Christians across the world have begun celebrating Christmas with services.
Pope Francis is holding midnight mass at the Vatican.
In the holy city of Bethlehem, the West Bank town where it is believed that Jesus was born, events have been overshadowed by recent violence between Palestinians and Israelis.
Indonesia was one of the first countries to mark Christmas Day.
Photo AFP/Getty Images
Celebrations are taking place in the West Bank town where it is believed that Jesus was born.
However, this year they are overshadowed by the latest Israeli-Palestinian violence that shows no signs of abating.
Shepherds watching their flocks by night are believed by Christians to have been the first to hear about Jesus’ birth. Tradition has it that they were told the news by an angel in the Shepherds’ Field in Beit Sahur, next to Bethlehem.
According to the Bible, there was no room at the inn in Bethlehem for Mary and Joseph. With no bed available, baby Jesus was laid in a manger.
The Nativity story tells how wise men, or magi, came to pay their homage to Jesus bringing him gifts of gold, frankincense and myrrh.
Somalia’s government has decided to ban Christmas celebration in the country, warning that such Christian festivities could threaten the nation’s Muslim faith.
An official at the religious affairs ministry said: “Those celebrations are not in any way related to Islam.”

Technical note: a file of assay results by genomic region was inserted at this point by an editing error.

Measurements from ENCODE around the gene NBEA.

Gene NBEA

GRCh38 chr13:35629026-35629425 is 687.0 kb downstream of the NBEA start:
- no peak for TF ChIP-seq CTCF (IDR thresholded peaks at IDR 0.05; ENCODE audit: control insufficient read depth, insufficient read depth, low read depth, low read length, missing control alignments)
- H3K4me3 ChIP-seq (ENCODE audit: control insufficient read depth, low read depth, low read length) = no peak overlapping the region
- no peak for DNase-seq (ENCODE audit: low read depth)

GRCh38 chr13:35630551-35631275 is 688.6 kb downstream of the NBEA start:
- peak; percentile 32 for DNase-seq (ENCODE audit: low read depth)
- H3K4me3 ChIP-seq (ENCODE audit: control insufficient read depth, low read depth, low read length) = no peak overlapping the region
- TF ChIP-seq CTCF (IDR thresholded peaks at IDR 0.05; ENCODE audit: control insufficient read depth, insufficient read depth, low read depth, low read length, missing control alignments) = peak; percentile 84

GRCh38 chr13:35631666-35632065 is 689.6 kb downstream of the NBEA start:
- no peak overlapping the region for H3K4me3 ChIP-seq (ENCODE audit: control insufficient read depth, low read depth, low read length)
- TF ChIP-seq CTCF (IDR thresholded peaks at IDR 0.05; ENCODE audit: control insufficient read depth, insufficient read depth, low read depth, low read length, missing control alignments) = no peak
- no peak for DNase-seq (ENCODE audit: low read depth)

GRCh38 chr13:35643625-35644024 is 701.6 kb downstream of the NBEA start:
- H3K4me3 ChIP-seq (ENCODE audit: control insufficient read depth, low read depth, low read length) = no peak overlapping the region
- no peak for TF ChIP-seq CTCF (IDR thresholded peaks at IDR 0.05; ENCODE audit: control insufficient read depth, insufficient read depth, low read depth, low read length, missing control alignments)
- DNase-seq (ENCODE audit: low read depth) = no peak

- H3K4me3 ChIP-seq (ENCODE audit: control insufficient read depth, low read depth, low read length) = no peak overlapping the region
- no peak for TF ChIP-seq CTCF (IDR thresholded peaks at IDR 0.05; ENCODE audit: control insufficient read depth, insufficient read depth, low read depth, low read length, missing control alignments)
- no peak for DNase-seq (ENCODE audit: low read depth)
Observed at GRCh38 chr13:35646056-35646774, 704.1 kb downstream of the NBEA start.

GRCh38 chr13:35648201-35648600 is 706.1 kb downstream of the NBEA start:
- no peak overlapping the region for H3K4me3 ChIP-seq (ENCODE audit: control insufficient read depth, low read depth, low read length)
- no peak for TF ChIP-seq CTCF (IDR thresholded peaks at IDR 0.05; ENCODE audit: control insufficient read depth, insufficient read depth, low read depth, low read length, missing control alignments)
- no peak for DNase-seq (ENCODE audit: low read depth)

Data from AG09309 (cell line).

Security agencies have been directed to stay alert to stop any gatherings.
Foreigners are free to mark the Christian holiday in their own homes, but hotels and other public places have been prohibited from marking the day.
Local media quote Mohamed Kheyrow, a top official at Somalia’s justice and religious affairs ministry, as saying: “Having Muslims celebrate Christmas in Somalia is not the right thing, such things are akin to the abandonment.”
Correspondents say as Somalia recovers from years of civil war, a growing number of Somalis who grew up in the diaspora are returning home, some of them bringing Western customs with them.
Christmas is not widely celebrated in Somalia, which officially adopted Sharia in 2009, but the odd event was held – especially as an excuse to hold a party.
Christmas celebrations will be allowed at UN compounds and bases for African Union peacekeepers, who are in the country to back the government’s fight against the al-Qaeda-linked militants.
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